Professor Ecology of Plant-Microbe-Insect Interactions
Soils house an overwhelming abundance and diversity of living (micro)organisms. In our research we examine how plants influence the soil they grow in, and how these changes influence other plants that grow later in the soil, and the insects on those plants. We study the mechanisms of these aboveground-belowground interactions under controlled conditions in greenhouses and growth chambers, but also in real field situations. Most of our work focuses on grassland ecosystems but we also study these interactions in horticultural soils. In collaboration with restoration practitioners we examine how we can improve the biodiversity and functioning of these grasslands, by using plants to improve soils or via soil inoculation.
Together with a research team of PhD students and postdocs I study how soil legacy effects influence aboveground plant-insect interactions. We aim to understand how plants influence soil biota in the rhizosphere, and how these plant-soil effects via soil legacy effects, influence the growth and nutritional quality of other plants that grow later in the soil, as well as the aboveground insects on these plants. We examine which plant characteristics (plant traits) explain how plants influence the microbiome of the soil they grow in, and how plants respond to changes in soil microbiomes. We also study how soil microbial communities influence defense responses (induced systemic resistance) in aboveground plant parts, and how the insects that feed on these plants and their natural enemies respond to these changes in plants.
We study these soil legacy effects under controlled conditions with potted plants in greenhouses and in growth chambers, so that we can manipulate these aboveground-belowground interactions but we also examine plant-soil-insect interactions in field experiments, for example in restoration grasslands at the Veluwe area. It is extremely challenging to study these plant-soil insect interactions in entire grasslands but our work shows that even in such complex systems each plant individual creates its “own” local soil food web. In ongoing field experiments in grassland communities we examine, for example, how plant community traits influence the microbiome in the soil and how later growing plant and insect communities then respond to these changes. In another field experiment we examine how inoculation with soils (and microbiomes) collected from underneath plant communities with different traits steers later plant community development.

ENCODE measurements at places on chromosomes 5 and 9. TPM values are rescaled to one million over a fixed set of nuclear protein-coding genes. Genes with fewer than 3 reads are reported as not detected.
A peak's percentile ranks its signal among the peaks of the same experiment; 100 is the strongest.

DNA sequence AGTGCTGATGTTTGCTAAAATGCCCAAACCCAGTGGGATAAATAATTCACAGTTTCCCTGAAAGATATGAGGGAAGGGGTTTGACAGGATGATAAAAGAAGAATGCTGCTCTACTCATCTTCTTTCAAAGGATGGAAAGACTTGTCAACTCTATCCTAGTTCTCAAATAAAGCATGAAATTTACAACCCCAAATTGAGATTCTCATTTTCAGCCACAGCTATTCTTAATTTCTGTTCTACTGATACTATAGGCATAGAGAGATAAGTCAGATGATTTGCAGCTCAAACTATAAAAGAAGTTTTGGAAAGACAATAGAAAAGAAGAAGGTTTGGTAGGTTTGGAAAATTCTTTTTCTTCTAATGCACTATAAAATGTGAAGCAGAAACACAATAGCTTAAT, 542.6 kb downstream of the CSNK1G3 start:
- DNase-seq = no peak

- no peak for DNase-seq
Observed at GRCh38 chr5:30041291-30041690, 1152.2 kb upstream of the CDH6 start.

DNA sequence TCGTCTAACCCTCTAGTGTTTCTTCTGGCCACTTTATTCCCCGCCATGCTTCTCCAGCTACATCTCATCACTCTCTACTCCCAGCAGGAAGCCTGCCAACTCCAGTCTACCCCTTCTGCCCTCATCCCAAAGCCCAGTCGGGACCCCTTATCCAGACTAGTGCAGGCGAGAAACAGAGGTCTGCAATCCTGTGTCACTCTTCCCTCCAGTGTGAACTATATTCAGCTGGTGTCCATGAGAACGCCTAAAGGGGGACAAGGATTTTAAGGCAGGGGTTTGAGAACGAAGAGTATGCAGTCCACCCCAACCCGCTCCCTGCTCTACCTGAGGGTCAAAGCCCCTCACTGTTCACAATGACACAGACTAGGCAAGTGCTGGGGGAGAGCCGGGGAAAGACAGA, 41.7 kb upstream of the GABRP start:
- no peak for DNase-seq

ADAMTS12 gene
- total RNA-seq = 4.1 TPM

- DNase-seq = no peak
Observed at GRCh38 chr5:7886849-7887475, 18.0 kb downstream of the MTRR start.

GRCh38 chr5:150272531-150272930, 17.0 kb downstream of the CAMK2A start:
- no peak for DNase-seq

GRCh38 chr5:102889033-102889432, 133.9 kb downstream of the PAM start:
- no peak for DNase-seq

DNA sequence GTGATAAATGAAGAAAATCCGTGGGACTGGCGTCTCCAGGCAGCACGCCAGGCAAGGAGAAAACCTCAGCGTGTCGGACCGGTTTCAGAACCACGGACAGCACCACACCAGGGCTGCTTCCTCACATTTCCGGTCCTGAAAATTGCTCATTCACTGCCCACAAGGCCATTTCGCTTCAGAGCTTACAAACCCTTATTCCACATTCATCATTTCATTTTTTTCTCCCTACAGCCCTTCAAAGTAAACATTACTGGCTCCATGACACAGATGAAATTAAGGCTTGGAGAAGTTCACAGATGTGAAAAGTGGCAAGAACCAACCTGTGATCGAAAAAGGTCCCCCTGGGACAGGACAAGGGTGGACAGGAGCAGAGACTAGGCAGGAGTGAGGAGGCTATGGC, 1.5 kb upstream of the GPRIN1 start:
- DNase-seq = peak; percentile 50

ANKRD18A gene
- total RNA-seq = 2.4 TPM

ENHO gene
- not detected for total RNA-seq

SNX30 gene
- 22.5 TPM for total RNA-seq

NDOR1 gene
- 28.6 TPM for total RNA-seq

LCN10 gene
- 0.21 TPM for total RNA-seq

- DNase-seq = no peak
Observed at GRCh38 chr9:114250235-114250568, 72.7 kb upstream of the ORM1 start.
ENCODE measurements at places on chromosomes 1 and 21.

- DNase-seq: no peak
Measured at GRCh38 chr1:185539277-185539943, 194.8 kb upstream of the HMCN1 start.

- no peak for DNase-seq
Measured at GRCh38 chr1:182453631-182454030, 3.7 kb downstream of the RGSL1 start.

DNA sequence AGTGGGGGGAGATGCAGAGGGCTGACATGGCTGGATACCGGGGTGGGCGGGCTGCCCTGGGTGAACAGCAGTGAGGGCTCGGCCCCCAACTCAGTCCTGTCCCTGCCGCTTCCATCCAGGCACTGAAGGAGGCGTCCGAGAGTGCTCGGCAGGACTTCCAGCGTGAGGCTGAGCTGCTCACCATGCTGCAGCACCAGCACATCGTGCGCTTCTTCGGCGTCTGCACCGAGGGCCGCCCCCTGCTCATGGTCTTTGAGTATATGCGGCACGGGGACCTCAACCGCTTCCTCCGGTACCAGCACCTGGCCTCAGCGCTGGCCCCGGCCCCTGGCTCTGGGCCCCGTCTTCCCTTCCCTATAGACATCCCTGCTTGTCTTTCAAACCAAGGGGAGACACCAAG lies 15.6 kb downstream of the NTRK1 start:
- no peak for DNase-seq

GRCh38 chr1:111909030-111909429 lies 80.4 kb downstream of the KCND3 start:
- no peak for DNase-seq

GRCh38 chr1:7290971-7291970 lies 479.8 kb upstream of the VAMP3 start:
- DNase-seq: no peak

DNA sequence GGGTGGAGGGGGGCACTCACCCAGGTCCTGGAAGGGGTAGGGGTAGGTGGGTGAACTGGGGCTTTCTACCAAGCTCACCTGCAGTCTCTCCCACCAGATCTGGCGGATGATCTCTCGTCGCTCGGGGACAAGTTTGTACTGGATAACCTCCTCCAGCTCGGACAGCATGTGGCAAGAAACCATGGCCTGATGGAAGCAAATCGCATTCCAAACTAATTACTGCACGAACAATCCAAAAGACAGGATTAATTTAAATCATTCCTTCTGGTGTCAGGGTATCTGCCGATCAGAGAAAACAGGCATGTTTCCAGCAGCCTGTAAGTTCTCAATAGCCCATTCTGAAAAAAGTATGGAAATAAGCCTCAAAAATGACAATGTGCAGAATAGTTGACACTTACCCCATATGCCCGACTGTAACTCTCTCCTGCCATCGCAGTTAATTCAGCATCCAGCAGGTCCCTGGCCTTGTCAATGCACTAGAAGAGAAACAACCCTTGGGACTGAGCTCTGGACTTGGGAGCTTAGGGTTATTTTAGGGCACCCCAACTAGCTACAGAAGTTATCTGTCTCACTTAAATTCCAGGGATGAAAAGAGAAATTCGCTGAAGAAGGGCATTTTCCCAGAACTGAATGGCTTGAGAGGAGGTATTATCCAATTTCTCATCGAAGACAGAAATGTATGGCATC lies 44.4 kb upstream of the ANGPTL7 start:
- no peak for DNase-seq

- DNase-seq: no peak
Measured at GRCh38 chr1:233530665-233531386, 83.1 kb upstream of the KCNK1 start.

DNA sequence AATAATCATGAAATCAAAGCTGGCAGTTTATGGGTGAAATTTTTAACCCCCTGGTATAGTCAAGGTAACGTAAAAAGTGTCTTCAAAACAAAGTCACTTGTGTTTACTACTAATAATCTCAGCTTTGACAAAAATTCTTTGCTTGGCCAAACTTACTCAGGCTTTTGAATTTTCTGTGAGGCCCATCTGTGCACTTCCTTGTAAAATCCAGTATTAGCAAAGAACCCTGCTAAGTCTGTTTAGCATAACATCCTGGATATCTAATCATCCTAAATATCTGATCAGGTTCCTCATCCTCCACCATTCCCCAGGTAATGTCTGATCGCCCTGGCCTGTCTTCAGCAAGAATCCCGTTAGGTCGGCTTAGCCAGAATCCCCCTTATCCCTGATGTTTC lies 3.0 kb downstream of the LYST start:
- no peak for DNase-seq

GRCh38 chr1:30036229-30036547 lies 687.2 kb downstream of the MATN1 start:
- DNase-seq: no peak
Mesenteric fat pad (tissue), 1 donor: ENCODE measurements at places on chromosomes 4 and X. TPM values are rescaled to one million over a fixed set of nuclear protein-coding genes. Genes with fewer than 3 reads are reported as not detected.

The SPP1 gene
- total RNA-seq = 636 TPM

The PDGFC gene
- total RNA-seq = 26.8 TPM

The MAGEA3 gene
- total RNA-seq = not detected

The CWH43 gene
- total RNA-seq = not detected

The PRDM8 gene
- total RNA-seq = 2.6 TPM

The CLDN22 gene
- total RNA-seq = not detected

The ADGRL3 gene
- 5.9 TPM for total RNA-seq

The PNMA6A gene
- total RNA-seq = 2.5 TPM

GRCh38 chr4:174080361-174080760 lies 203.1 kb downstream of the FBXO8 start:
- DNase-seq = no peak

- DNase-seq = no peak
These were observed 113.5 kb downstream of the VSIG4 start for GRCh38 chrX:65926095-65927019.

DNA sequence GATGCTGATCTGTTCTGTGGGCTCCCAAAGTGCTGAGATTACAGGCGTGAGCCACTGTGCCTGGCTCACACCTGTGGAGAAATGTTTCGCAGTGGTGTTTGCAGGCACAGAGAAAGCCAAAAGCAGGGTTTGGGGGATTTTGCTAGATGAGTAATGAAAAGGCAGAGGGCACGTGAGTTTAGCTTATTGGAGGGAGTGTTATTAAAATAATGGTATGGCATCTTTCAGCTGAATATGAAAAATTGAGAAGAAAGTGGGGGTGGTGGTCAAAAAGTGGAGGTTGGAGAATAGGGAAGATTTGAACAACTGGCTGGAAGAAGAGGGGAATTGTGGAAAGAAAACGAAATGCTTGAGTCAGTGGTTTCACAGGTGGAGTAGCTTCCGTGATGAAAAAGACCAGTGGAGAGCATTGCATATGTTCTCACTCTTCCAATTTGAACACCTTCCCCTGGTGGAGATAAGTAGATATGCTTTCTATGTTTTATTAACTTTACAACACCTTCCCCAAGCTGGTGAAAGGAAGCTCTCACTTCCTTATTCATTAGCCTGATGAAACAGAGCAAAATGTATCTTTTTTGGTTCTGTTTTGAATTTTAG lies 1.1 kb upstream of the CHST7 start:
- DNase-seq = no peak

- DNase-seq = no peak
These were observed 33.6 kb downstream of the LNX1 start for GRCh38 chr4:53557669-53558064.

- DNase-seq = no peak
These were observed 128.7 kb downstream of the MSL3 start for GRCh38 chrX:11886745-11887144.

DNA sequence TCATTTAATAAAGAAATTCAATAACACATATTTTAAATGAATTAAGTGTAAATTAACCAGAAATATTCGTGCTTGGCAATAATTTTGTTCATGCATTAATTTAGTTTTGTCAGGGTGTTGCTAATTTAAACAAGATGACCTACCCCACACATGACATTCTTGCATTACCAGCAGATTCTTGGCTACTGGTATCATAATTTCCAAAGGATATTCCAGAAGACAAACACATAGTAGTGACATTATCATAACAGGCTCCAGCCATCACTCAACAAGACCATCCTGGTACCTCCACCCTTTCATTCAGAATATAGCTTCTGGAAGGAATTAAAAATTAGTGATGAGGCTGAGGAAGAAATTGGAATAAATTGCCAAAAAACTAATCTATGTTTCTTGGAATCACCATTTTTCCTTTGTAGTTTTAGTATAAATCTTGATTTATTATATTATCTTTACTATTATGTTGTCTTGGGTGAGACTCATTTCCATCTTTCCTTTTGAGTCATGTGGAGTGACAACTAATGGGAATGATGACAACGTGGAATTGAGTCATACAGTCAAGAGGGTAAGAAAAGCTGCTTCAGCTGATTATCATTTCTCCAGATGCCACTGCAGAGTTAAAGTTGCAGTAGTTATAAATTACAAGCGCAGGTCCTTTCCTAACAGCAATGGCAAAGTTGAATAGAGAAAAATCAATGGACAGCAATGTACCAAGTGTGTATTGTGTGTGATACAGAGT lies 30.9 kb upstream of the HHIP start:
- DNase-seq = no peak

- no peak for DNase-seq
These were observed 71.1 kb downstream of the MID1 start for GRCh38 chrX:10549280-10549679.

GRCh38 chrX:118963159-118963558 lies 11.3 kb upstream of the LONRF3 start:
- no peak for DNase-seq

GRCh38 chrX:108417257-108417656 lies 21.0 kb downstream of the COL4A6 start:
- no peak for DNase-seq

In our work, we focus on new scientific insights, as well as on making this fundamental knowledge applicable. We examine, for example, how soil inoculation, with living soil collected from another ecosystem or with watery suspensions that contain soil biota can speed-up nature restoration. In commercial greenhouses, we examine how we can improve the suppressiveness of soils against aboveground pests of the cutflower Chrysanthemum, an important ornamental crop in the Netherlands. We aim to develop soil inocula by making use of plant-soil feedback principles and microbiomes from natural soils.
- Senior onderzoeker